The prevalence of anxiety was 14.2% in this study. This is in concordance with Ritchie et al.36, who reported a rate of 14% among 1873 noninstitutionalized persons aged 65 years and above. The prevalence of anxiety and anxiety mixed with depression was 44.2%, which is in agreement with Kvaal et al.37, who reported a prevalence of 44%. A higher rate was reported by Abdul Rahman 15 (58.3%) owing to the age composition difference.
The co-occurrence of anxiety and depression in elderly patients is a true fact with very strong association between them as detected by Brenes et al.16. Our study demonstrated that 30% of the participants had the mixed form of anxiety and depression, whereas the study conducted by Abdul Rahman 15 reported a higher rate of 57.1%.
Similarities in some risk factors were detected among cases with depression, anxiety, and combined cases. This can also be explained according to Beekman et al.38, who reported that the categories of anxiety disorders, major depressive disorder, and major depressive disorder plus anxiety disorders represent the same disorder, but at a different level of severity or at a different stage of development. With respect to the severity, it was shown that anxiety disorders and major depressive disorder were very similar and that major depressive disorder plus anxiety disorders represented a group with more severe symptoms.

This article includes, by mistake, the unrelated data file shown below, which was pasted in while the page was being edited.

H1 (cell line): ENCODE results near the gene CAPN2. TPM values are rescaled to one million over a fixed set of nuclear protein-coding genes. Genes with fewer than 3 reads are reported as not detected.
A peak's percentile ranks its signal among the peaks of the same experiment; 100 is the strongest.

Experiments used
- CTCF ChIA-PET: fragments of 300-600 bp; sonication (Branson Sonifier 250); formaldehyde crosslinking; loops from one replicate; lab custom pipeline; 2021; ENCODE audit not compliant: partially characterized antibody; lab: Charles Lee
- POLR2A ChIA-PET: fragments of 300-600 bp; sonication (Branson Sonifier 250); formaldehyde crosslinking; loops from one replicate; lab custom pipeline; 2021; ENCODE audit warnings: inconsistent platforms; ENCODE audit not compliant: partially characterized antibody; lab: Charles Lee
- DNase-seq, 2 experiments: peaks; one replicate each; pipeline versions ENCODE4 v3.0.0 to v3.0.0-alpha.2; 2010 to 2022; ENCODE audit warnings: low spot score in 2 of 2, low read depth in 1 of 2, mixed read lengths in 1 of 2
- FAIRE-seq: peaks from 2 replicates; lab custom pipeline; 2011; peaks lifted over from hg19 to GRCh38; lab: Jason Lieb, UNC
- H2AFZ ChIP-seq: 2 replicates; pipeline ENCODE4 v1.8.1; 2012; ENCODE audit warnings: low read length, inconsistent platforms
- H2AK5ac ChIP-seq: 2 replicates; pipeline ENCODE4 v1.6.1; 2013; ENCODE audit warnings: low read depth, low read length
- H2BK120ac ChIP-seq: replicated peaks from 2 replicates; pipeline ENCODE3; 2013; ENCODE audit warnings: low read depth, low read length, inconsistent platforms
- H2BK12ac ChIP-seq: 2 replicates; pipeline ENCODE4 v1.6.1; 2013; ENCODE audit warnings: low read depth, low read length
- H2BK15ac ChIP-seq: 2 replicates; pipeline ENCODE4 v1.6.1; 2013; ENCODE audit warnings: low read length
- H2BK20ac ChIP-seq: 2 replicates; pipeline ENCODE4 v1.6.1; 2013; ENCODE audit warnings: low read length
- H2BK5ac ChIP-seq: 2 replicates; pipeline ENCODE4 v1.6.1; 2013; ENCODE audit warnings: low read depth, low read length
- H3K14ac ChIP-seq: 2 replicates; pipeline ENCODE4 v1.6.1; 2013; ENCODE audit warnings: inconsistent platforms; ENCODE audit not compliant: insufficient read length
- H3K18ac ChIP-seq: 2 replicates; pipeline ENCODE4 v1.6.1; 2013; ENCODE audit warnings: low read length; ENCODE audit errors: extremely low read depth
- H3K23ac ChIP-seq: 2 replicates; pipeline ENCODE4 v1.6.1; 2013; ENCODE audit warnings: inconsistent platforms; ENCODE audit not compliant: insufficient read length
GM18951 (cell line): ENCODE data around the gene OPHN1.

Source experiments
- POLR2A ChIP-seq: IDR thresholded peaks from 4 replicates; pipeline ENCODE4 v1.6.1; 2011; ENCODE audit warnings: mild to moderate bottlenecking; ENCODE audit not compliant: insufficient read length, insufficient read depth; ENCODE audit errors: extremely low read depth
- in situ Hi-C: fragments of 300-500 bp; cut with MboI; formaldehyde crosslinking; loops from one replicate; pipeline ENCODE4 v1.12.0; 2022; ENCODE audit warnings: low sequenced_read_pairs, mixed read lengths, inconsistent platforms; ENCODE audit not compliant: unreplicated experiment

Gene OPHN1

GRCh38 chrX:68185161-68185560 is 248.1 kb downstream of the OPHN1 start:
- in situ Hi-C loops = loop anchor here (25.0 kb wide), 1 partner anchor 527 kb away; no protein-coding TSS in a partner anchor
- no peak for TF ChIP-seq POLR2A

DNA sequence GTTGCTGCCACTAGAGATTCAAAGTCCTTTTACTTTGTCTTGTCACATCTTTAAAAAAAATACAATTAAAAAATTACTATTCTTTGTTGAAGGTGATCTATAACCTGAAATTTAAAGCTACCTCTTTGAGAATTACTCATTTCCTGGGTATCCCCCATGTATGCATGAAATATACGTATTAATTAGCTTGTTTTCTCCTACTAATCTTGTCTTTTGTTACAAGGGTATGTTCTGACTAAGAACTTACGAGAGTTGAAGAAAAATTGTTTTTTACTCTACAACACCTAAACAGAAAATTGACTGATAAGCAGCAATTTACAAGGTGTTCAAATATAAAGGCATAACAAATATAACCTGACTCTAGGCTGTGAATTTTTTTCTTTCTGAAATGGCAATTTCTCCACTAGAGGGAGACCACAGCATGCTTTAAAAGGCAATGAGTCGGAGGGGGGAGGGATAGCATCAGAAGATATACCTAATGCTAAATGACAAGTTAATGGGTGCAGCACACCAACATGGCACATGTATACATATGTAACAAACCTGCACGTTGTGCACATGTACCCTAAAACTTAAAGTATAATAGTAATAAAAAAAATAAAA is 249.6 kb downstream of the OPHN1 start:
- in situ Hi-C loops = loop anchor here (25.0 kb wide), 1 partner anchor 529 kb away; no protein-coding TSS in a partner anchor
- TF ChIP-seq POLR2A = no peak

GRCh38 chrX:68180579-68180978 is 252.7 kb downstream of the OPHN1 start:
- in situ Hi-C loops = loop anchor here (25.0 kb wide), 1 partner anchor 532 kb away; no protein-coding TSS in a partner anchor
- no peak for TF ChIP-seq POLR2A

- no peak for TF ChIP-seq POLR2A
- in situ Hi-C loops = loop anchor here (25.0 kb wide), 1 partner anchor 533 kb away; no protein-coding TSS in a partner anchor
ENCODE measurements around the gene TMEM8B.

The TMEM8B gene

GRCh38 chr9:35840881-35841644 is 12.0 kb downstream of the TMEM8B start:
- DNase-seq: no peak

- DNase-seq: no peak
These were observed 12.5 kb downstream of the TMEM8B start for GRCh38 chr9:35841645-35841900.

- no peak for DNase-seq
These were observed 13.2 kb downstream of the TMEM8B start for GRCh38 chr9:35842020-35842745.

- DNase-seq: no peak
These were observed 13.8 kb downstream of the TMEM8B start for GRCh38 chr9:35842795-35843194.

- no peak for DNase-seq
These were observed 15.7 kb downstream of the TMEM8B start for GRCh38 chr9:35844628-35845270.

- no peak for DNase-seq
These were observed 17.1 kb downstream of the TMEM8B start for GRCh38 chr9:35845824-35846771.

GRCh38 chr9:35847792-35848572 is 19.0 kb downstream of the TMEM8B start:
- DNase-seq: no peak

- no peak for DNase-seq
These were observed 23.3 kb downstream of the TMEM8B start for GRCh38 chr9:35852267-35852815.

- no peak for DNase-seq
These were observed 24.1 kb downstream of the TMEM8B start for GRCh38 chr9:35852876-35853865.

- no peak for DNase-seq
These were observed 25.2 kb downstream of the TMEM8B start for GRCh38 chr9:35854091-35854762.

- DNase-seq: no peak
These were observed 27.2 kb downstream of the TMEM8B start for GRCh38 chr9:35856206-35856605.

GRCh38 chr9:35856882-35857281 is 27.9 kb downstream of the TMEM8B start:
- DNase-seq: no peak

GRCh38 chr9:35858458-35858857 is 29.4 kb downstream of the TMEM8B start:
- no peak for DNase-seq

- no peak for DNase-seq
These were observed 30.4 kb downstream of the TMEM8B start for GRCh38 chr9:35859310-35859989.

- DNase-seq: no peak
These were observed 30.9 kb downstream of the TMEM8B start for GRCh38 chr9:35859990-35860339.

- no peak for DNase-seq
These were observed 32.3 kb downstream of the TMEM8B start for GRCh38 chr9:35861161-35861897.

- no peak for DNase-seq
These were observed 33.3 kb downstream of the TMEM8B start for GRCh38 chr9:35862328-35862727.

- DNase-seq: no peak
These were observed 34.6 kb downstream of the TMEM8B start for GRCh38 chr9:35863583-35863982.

Age is a common predictor for depression, anxiety, and mixed form. This study revealed that the occurrence of depression and anxiety increases with age. This may be attributed to the fact that with increasing age, people experience a greater loss of physiological, psychological, and social functioning and become increasingly prone to mental disorders 12. Depression and/or anxiety manifestations commonly start at the age of 60 as it is the age of retirement in Egypt, and it is accompanied with a shrinkage of social activities and the role of the elderly in the community.
The presence of depression was found to be significantly related to the sex. This study revealed that women were more likely to experience such symptoms than men. This finding is in line with Shehatah et al.11, who reported a higher prevalence of depression among women compared with men (42.2 against 19.2%, respectively), and explained this by the fact that elderly women were more likely to be widows and living alone. Also, they have a lower level of education, are prone to financial difficulties and have poor social support, in addition to suffering from more chronic diseases. In contrast, the results reported by Abdul Rahman 15 revealed that male sex is a significant predictor for depression, and this was explained by the fact that 70% of the male participants were above the age of 70 years.